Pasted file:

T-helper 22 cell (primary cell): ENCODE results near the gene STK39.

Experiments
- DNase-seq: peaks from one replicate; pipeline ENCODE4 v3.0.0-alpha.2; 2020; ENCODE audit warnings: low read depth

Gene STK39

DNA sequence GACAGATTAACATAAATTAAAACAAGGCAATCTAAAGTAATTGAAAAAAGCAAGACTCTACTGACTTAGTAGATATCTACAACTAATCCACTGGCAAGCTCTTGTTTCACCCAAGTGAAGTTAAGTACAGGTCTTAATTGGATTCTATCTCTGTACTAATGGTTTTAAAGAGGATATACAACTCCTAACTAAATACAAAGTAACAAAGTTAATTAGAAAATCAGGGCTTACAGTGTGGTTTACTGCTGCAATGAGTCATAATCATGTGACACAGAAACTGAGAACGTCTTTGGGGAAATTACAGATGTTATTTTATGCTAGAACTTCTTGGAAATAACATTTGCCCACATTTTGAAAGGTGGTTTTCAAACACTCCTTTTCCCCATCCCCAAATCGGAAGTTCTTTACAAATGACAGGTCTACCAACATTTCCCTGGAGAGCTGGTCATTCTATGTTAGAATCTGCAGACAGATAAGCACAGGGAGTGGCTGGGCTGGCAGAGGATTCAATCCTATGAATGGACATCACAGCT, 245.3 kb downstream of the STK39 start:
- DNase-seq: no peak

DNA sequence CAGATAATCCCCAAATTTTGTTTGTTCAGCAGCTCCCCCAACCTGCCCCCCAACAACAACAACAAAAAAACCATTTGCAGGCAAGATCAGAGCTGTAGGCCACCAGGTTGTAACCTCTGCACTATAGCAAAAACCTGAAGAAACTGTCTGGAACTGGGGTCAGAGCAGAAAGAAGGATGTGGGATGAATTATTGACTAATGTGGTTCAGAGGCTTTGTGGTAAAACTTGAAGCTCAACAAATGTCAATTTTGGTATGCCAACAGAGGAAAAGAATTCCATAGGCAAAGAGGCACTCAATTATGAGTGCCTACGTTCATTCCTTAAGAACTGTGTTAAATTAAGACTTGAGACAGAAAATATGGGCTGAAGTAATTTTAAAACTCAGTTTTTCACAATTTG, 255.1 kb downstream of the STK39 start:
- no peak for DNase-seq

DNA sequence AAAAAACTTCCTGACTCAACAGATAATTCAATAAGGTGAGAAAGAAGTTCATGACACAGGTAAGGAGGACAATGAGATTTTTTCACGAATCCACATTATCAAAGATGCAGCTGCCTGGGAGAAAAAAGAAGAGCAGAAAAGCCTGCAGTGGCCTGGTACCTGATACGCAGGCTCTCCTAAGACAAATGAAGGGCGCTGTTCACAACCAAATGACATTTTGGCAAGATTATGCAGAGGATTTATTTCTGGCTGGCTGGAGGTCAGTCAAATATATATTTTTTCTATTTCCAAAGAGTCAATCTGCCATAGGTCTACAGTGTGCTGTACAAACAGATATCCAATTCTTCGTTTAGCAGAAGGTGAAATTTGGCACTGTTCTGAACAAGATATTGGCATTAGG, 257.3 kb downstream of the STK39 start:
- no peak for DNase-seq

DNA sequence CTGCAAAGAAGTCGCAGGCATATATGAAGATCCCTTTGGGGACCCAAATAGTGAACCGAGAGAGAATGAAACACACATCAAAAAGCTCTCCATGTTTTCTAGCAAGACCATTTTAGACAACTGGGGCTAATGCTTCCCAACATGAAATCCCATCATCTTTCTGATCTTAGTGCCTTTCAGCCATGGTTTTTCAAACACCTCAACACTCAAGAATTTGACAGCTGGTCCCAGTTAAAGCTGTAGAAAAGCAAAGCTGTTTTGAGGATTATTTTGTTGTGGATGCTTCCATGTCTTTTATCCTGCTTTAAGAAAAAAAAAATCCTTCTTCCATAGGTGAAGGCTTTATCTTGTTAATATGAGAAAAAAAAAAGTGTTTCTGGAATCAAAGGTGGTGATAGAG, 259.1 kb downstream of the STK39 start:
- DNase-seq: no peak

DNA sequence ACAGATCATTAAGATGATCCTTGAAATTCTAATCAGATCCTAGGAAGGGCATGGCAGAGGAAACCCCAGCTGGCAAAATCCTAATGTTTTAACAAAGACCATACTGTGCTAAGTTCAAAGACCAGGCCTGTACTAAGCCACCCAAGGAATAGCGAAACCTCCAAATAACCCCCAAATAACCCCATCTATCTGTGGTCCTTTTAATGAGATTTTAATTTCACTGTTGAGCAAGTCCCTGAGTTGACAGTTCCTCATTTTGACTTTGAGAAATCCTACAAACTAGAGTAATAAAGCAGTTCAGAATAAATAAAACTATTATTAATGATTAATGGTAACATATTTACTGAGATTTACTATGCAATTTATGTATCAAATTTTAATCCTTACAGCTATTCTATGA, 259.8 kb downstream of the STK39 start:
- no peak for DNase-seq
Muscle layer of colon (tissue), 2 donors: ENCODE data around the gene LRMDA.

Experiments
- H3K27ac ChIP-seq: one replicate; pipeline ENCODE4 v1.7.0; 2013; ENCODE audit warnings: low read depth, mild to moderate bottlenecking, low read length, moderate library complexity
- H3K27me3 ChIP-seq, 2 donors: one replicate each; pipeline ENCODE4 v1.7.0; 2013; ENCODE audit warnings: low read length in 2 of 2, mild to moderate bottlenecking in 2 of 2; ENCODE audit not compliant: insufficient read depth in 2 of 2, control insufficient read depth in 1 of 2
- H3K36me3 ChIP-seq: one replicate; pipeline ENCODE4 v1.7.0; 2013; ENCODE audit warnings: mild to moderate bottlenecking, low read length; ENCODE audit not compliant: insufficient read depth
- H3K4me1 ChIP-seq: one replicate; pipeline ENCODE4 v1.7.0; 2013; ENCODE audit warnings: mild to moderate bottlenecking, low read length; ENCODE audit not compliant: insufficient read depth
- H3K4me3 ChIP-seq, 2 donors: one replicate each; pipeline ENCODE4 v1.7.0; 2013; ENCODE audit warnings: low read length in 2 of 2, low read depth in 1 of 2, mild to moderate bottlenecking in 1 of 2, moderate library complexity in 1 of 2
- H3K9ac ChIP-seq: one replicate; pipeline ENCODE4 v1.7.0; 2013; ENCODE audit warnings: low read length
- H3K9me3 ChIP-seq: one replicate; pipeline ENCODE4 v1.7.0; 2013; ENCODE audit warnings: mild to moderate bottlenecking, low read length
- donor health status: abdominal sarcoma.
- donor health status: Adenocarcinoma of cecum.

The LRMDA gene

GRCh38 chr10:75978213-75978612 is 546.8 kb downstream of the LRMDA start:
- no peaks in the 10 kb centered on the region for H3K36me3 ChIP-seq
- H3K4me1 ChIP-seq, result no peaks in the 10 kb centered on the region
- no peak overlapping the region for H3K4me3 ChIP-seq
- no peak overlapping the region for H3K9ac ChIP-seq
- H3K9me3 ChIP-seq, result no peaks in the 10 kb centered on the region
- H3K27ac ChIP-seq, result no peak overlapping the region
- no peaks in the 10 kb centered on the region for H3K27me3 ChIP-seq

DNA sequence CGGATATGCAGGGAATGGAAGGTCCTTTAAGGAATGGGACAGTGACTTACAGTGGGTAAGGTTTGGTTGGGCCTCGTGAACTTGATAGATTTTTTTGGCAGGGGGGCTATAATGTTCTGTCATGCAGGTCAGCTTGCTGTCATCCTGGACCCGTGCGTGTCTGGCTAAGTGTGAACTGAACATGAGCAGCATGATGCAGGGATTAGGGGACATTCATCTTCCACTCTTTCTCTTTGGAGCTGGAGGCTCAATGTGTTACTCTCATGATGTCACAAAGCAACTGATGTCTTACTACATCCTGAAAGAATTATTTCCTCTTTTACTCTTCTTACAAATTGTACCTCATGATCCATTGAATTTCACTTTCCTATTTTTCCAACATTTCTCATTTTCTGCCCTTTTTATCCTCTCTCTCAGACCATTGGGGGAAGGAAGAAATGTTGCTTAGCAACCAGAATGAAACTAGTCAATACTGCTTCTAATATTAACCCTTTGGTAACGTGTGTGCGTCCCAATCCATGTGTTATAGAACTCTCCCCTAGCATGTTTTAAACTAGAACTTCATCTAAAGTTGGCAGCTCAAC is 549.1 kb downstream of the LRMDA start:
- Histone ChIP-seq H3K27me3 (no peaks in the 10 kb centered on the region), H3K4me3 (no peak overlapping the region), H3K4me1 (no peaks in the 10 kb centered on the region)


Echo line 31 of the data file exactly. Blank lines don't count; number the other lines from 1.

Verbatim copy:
- no peak overlapping the region for H3K9ac ChIP-seq